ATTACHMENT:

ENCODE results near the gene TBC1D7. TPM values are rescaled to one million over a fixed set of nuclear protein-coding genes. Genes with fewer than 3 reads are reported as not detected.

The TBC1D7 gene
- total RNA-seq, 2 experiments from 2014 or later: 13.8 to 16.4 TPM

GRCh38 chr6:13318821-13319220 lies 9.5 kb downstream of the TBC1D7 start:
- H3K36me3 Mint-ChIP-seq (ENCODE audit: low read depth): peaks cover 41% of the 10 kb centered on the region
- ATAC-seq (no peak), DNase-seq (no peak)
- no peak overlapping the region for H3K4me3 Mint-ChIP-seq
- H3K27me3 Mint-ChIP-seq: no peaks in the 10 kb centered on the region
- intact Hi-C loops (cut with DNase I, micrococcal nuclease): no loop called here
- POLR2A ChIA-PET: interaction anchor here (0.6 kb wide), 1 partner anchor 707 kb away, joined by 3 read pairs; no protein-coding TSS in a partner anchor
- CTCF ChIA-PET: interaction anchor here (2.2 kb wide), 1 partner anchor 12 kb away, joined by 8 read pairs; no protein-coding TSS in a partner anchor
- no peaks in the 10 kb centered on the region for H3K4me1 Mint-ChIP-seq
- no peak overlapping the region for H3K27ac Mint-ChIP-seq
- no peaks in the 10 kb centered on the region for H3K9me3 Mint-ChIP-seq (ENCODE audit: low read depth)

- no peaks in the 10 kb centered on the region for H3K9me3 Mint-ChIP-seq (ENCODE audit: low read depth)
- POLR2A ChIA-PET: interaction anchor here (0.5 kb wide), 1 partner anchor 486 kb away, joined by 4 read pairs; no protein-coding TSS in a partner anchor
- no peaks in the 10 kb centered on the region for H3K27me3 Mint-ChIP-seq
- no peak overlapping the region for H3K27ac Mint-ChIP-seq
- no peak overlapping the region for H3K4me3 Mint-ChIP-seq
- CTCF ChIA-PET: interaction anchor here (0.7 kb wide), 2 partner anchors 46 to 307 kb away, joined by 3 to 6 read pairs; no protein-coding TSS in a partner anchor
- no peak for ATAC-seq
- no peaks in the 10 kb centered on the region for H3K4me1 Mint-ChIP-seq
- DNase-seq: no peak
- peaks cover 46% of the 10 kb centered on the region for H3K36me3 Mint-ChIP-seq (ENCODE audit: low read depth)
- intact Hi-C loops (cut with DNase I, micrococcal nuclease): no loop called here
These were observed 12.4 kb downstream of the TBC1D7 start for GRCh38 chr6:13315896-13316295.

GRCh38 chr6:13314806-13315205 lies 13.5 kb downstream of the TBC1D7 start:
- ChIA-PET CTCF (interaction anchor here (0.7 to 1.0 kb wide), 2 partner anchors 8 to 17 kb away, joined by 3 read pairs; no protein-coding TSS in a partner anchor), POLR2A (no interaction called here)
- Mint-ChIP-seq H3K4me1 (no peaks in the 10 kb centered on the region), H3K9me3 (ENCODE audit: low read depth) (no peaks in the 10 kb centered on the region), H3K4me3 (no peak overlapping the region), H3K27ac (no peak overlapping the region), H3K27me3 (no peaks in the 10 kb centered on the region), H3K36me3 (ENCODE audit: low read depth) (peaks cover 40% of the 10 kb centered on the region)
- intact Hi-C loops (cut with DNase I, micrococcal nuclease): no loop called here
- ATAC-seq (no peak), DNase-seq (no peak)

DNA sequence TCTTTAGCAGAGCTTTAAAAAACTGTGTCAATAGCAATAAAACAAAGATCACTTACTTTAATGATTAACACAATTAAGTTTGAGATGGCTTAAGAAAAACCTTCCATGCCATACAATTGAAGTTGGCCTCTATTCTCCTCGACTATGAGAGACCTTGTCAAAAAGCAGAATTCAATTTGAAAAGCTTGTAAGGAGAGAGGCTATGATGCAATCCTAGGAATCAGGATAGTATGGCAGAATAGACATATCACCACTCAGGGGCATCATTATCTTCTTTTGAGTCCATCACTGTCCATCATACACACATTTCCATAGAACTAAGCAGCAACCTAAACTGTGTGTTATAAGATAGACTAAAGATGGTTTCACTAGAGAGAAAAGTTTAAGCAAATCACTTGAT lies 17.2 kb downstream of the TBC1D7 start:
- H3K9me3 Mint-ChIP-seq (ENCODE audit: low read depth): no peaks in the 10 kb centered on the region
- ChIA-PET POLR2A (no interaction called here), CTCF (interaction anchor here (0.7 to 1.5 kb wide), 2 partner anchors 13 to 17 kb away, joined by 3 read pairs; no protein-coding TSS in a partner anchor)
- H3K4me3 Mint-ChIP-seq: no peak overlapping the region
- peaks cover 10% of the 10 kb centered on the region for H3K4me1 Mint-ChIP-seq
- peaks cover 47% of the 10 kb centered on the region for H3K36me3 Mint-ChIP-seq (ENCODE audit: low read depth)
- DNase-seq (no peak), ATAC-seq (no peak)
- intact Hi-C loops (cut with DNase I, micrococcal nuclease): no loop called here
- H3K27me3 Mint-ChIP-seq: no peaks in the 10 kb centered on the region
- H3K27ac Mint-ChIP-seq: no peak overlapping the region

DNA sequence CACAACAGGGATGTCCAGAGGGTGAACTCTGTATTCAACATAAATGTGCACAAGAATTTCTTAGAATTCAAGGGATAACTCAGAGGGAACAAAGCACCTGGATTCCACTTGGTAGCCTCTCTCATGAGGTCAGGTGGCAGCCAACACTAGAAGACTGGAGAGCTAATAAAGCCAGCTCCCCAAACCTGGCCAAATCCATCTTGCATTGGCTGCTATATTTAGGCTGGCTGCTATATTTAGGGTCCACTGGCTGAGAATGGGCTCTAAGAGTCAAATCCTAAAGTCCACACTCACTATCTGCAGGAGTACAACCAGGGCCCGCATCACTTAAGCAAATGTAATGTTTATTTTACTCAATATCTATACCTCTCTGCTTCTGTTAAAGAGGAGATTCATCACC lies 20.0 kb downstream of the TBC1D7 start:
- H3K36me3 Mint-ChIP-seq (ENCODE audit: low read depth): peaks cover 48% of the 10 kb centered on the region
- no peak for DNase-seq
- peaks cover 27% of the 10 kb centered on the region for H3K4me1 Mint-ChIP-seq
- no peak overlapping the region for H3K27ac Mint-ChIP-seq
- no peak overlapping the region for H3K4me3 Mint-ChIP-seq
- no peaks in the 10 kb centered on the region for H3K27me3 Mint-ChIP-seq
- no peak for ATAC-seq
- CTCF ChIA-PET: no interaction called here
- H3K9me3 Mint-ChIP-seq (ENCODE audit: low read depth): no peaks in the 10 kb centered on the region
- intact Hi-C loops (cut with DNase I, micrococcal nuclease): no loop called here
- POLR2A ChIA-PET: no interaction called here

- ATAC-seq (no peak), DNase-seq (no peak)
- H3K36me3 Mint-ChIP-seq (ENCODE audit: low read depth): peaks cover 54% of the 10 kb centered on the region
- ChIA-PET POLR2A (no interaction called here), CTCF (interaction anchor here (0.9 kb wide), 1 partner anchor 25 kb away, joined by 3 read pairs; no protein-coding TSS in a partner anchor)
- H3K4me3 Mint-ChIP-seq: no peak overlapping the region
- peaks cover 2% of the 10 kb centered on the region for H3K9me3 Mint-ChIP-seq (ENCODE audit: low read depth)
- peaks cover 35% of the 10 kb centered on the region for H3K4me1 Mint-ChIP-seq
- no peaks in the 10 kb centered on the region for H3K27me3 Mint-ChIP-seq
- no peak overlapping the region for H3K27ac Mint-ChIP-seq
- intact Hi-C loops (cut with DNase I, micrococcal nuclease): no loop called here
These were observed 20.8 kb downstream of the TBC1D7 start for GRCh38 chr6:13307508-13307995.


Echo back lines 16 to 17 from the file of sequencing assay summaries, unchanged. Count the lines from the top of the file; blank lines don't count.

- POLR2A ChIA-PET: interaction anchor here (0.5 kb wide), 1 partner anchor 486 kb away, joined by 4 read pairs; no protein-coding TSS in a partner anchor
- no peaks in the 10 kb centered on the region for H3K27me3 Mint-ChIP-seq